Follows two best friends on their final night together, with a nightmare of drugs, bugs, and horrific intimacy.
The line between risk and reward is often a fine one to walk along. Smuggling drugs across the border could easily fall into this category of reaping an important payment if you can overcome the risk of getting caught and facing the dire legal consequences. But what if the risk had much, much darker consequences? Writer/director Carter Smith (director of 2008’s “The Ruins”) brought his latest project, “Swallowed”, to Fantasia Festival in Montreal, Quebec, for its international premiere.
Benjamin (Cooper Koch) is just about to head out to the United States to pursue a career in the gay porn industry. His very close friend, Dom (Jose Colon; starring in his very first cinematic feature film), is to drive him across the Canadian border, but has to make a stop before they get there. Benjamin is shocked when he finds out his buddy is meeting a drug dealer (Jena Malone; “The Neon Demon” “The Hunger Games” movies, and “The Ruins”) to transport a small quantity of drugs to their southern neighbors. Dom is then the one shocked when he is forced, at gunpoint, to ingest tiny bags containing an unknown substance in the goal of expulsing them at the other end once he gets across the border safely. What he doesn’t know is that whatever is inside those bags are alive, and they better not burst out of their sealants, or the border patrol will be the least of his worries.
Carter Smith directs his first feature film in 8 years and seemed to enjoy working with Jena Malone so much on “The Ruins”, 14 years ago, that he brought her back for the cold role of the drug dealer who forces the protagonists in a precarious situation. In fact, he has put together a very small, yet effective and entertaining cast. Malone’s harshness in the role of Alice is razor sharp in her commands ordered at gunpoint, then also is able to demonstrate tenderness and empathy once things go awry for our protagonists. Jose Colon performs exceedingly well, the (understandable) anxiety of his character emanating from the screen, while Cooper Koch should rapidly become everyone’s favorite. His presence is comforting (despite the nerve-racking situation), heart-warming, and genuine all at once. His character, Benjamin, changes from bystander to victim to avenger (not the Marvel type) and every second of it feels authentic. Not to mention the incredible Mark Patton (Jesse from “A Nightmare on Elm Street 2: Freddy’s Revenge”) who portrays the head honcho of the illicit operation: a sassy, bi-polar-ish villain who isn’t afraid to wave a gun around.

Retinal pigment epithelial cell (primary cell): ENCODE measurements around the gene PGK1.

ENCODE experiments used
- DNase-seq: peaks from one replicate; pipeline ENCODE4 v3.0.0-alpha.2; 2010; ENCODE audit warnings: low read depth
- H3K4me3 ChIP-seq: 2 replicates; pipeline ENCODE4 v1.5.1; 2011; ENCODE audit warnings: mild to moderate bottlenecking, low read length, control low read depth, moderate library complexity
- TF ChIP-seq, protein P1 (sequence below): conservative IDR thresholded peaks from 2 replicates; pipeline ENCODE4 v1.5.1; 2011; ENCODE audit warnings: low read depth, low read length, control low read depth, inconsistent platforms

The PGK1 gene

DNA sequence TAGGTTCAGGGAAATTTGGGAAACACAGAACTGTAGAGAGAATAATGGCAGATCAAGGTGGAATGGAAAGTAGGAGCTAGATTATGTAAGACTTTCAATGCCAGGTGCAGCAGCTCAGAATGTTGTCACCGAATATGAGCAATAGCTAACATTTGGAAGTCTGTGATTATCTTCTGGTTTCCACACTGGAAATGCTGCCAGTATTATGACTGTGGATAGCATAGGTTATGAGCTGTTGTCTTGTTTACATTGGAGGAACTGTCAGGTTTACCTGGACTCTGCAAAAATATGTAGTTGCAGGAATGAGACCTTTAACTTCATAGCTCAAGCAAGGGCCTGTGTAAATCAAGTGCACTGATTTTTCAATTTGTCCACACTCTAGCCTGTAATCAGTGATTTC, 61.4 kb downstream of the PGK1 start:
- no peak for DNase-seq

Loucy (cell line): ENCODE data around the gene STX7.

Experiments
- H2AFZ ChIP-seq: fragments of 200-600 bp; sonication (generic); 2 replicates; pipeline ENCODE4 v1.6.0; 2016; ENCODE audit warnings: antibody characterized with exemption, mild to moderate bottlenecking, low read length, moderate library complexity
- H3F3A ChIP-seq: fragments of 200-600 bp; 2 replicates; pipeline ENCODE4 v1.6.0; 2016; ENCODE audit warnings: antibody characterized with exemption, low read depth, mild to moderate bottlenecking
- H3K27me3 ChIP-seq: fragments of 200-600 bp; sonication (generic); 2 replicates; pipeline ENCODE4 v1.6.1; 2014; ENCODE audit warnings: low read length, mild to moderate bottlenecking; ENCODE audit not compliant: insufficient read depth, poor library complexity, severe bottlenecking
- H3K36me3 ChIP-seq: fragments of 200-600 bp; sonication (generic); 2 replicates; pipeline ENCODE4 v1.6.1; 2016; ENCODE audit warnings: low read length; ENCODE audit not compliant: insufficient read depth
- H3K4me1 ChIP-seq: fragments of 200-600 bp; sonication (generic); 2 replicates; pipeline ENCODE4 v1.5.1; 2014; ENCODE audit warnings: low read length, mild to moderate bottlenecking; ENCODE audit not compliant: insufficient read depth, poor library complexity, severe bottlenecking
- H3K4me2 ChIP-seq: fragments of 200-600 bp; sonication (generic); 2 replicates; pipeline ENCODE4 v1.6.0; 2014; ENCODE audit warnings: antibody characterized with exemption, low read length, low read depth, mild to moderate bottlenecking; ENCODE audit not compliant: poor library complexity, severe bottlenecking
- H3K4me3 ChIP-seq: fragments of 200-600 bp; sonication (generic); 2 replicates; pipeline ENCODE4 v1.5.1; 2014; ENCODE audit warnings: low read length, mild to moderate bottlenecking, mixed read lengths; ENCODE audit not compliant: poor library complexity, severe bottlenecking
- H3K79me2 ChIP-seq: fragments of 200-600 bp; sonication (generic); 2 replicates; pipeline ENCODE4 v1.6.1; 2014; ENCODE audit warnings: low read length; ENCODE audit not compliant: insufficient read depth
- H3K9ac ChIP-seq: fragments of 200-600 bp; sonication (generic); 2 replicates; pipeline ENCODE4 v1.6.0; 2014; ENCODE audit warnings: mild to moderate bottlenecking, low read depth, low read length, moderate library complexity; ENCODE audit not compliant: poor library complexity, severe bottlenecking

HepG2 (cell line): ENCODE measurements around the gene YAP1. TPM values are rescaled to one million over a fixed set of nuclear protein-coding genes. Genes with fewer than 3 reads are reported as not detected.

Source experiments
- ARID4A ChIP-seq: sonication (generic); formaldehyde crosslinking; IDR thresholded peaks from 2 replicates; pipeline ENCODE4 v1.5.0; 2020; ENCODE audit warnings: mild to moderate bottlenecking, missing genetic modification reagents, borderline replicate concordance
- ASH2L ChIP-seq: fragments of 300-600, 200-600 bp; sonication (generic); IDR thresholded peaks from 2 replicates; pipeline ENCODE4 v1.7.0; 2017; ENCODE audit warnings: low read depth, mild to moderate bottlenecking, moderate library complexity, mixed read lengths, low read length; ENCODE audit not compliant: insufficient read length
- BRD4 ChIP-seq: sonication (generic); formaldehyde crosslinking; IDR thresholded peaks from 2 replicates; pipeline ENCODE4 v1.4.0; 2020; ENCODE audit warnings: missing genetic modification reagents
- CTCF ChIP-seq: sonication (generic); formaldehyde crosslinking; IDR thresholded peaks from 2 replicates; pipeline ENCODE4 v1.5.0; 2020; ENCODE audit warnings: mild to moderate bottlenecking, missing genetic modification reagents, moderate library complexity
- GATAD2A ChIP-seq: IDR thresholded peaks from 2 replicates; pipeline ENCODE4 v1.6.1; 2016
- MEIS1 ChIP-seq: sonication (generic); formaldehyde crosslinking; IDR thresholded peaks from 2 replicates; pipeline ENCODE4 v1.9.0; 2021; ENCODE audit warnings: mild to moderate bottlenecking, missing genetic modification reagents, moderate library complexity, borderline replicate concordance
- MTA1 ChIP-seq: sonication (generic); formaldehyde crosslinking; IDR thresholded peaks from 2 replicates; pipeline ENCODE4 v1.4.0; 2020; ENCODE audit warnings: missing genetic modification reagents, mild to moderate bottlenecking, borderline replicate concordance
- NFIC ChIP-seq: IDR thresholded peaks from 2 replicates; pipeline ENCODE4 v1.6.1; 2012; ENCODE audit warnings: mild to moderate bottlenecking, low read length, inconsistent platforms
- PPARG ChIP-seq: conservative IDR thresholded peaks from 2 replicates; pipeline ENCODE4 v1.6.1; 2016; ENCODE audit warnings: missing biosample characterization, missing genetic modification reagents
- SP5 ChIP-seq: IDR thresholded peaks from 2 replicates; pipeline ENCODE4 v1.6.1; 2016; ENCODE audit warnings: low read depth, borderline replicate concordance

“Swallowed” does seem to get lost, somewhere along the way, unfortunately. It remains, for the most part, entertaining, but fails to captivate due to lack of exploiting “what could have been”. The genre switches from crime, to body horror, and completely back to a gangster film, with so much more body horror left on the table. The audience will surely get their dose of wincing and grimacing from what isn’t shown onscreen and the credible performances by Jose Colon and Cooper Koch, but Carter Smith’s film lacks the gut-wrenching deterioration involved in the body horror genre.
Despite the entertainment provided by Mark Patton’s role in the second half of the 92 minute runtime, the last portion of the film seems to run in circles and stretch out unnecessarily. Scenes go on for what seems like forever, seemingly to add suspense or tension, but failing to do so. All of it culminates in a rather predictable ending that makes you wonder why things were so tedious in the final act.
Make no mistake: “Swallowed” remains an entertaining queer take on an particular formula combining crime and body horror on an independent film budget with a fantastically lovable micro-cast. It simply leaves a lot of potential on the table. Carter Smith’s take on drug smuggling gone-too-far receives the passing grade of 6/10 and should be given a watch.